Fiber is commonly divided into two types,soluble and insoluble. Soluble fiber dissolves in water and is usually found in fruits, vegetables, wheat, and oats. Insoluble fiber tends to exit the body largely unchanged, and is found in foods like seeds, nuts, and celery. Consumption of both soluble and insoluble fiber is vital to a healthy diet. While you may have heard of the importance of a high fiber diet for colon health, there are many other health benefits.
For people with heart disease or elevated cholesterol, fiber can help reduce cholesterol levels and decrease the risk of possible cardiac events. In fact, a study from The Journal of the American College of Cardiology, noted that women consuming higher fiber diets have a decreased risk of heart attacks, and coronary artery disease, compared to similar women who consume less fiber.
Health Benefits of Fiber
Blood sugar control: Soluble fiber may help to slow your body’s breakdown of carbohydrates and the absorption of sugar, helping with blood sugar control. Heart health: An inverse association has been found between fiber intake and heart attack, and research shows that those eating a high-fiber diet have a 40 percent lower risk of heart disease. Stroke: Researchers have found that for every seven-grams more fiber you consume on a daily basis, your stroke risk is decreased by 7 percent. Weight loss and management: Fiber supplements have been shown to enhance weight loss among obese people, likely because fiber increases feelings of fullness. Skin health: Fiber, particularly psyllium husk, may help move yeast and fungus out of your body, preventing them from being excreted through your skin where they could trigger acne or rashes. Diverticulitis: Dietary fiber (especially insoluble) may reduce your risk of diverticulitis – an inflammation of polyps in your intestine – by 40 percent. Hemorrhoids: A high-fiber diet may lower your risk of hemorrhoids. Irritable bowel syndrome (IBS): Fiber may provide some relief from IBS. Gallstones and kidney stones: A high-fiber diet may reduce the risk of gallstones and kidney stones, likely because of its ability to help regulate blood sugar.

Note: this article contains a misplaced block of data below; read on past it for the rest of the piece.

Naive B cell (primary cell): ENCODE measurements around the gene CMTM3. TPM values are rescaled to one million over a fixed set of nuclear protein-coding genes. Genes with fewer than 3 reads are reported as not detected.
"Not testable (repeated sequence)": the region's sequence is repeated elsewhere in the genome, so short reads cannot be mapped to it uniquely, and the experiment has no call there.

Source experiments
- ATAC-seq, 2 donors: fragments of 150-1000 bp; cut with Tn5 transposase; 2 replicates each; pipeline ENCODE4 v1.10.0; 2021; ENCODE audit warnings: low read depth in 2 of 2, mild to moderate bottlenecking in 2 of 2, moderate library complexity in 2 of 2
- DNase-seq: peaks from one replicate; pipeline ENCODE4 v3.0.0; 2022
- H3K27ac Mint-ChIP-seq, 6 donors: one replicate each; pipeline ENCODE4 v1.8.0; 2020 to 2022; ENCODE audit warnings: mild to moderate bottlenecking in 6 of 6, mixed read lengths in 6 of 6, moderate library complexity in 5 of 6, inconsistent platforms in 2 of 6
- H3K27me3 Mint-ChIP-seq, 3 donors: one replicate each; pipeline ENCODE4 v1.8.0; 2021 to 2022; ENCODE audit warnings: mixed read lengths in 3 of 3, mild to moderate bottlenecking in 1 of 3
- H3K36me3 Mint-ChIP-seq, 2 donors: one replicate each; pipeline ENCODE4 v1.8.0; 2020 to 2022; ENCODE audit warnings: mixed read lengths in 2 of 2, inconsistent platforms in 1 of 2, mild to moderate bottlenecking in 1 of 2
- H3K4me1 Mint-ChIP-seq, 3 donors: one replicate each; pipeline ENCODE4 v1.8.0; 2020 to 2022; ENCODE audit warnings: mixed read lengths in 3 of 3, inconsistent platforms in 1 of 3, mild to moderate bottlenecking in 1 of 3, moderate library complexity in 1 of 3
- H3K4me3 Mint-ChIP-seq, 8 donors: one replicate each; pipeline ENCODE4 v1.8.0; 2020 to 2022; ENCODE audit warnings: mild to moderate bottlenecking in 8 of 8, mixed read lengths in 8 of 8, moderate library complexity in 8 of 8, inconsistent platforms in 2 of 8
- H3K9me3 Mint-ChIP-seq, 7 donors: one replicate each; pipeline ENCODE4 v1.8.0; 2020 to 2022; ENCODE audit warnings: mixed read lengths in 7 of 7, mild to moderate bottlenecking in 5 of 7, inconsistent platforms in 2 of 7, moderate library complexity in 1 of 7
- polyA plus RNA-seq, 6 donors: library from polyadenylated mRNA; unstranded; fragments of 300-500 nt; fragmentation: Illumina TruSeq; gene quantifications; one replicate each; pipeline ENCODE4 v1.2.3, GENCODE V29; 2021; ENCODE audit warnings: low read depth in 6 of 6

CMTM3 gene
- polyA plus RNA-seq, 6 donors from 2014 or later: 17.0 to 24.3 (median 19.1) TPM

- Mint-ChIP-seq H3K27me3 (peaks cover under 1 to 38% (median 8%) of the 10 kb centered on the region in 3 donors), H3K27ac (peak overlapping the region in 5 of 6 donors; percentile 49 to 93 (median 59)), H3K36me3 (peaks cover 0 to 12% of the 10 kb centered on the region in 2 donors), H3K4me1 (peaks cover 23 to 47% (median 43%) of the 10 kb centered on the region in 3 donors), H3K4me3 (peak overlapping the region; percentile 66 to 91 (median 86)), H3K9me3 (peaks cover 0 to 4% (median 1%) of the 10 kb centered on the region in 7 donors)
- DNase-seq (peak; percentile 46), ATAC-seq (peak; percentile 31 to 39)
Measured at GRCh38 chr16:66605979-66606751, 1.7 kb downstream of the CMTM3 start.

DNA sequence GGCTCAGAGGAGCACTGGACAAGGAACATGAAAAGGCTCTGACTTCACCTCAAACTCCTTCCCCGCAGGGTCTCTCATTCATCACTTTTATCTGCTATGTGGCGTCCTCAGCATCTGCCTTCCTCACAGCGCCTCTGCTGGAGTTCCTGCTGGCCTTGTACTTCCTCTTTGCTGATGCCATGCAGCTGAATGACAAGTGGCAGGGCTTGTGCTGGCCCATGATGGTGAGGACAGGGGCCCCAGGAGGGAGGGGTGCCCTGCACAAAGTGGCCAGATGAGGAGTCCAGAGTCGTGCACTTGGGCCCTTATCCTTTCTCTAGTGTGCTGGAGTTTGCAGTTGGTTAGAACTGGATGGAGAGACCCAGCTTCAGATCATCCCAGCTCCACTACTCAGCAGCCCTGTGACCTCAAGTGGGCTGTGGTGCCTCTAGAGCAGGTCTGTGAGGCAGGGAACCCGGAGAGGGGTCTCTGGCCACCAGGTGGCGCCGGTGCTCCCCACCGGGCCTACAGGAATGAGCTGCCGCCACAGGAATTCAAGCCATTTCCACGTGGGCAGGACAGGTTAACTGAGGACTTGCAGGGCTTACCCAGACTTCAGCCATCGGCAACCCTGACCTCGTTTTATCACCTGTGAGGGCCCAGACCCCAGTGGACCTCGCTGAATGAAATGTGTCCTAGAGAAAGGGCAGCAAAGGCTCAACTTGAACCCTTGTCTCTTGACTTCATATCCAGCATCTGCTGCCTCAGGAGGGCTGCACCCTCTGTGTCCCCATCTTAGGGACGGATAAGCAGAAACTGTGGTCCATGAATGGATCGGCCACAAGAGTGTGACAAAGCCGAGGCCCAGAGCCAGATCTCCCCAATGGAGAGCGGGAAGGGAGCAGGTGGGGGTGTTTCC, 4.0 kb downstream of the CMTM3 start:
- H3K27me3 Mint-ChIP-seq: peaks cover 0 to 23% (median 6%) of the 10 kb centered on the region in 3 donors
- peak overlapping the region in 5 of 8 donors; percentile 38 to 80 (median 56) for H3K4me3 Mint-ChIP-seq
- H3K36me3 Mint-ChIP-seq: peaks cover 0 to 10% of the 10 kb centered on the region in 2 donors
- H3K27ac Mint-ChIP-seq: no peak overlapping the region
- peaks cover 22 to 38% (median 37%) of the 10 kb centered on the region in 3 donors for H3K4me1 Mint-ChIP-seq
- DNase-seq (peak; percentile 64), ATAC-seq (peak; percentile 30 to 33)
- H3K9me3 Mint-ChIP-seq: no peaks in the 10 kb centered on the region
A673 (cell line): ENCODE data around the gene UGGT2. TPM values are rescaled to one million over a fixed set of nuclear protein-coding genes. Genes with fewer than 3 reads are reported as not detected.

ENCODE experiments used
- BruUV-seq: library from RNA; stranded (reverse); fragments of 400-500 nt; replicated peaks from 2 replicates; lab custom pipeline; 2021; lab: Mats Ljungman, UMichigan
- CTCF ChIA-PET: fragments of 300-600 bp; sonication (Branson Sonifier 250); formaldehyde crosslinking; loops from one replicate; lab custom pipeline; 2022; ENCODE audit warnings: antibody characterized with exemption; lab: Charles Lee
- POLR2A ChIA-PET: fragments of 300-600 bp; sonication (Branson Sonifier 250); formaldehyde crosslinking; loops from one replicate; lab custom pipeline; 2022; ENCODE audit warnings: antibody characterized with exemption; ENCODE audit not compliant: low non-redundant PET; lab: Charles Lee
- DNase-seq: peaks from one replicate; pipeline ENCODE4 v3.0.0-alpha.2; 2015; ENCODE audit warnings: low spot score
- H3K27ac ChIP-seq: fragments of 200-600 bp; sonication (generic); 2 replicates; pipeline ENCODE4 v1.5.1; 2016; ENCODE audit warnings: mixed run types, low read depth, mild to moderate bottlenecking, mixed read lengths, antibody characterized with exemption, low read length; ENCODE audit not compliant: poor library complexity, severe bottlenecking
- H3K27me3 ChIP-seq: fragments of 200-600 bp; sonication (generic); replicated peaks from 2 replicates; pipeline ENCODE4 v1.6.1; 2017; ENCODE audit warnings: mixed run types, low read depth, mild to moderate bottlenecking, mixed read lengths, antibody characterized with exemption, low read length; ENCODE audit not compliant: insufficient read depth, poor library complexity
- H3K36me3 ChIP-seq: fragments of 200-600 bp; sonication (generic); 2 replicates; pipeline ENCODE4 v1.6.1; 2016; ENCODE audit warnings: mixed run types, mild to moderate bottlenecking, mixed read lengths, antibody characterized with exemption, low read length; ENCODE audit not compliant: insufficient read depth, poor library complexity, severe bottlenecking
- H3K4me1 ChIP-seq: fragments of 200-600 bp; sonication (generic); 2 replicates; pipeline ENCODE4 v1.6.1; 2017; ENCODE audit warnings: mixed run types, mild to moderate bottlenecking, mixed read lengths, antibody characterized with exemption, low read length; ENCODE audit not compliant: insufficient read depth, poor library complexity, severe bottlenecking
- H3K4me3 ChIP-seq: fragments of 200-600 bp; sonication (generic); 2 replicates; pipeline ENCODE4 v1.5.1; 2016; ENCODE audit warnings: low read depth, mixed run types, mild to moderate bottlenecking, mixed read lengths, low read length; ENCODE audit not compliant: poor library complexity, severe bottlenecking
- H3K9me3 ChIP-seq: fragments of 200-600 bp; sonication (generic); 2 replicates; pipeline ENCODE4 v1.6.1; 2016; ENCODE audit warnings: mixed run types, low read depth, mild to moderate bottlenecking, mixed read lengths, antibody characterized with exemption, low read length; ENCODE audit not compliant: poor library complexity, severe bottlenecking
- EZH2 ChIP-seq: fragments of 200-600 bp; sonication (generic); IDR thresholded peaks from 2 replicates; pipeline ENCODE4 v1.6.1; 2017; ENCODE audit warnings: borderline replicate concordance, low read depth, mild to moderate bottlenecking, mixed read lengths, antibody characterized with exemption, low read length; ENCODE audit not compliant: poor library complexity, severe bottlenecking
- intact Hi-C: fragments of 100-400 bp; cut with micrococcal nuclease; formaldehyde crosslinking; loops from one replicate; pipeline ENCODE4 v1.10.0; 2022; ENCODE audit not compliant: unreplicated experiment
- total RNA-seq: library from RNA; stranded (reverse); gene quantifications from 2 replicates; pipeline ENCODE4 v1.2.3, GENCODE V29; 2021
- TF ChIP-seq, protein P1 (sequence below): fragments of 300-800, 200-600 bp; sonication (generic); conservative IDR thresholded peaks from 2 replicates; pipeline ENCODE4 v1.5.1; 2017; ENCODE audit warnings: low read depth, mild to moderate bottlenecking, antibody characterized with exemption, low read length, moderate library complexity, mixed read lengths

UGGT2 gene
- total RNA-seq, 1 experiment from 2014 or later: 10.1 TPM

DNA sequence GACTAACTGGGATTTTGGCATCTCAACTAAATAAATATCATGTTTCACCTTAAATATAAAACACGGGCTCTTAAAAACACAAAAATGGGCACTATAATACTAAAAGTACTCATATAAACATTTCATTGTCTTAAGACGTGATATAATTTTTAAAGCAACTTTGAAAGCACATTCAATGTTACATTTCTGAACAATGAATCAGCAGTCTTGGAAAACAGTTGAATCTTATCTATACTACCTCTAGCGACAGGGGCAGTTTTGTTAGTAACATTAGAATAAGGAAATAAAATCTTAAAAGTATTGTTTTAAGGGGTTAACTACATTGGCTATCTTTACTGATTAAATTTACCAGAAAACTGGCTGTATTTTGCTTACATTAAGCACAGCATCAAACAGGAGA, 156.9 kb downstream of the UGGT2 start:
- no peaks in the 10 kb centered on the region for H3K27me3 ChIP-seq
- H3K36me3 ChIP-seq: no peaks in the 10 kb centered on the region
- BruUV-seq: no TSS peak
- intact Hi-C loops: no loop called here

Aim to get fiber from whole foods, rather than processed foods that claim they have added fiber added. Try adding a few of the following foods and your body will thank you.
Brown rice, oatmeal
Chia and Flax Seeds
Apples, Pears, Mango
Black Beans, Red Beans, Garbanzo Beans